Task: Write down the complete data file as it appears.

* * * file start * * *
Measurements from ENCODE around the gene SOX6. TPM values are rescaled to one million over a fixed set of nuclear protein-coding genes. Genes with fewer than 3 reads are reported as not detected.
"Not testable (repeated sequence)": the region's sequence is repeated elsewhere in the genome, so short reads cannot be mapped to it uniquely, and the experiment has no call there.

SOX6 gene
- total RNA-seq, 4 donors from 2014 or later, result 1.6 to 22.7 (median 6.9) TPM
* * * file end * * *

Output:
Measurements from ENCODE around the gene SOX6. TPM values are rescaled to one million over a fixed set of nuclear protein-coding genes. Genes with fewer than 3 reads are reported as not detected.
"Not testable (repeated sequence)": the region's sequence is repeated elsewhere in the genome, so short reads cannot be mapped to it uniquely, and the experiment has no call there.

SOX6 gene
- total RNA-seq, 4 donors from 2014 or later, result 1.6 to 22.7 (median 6.9) TPM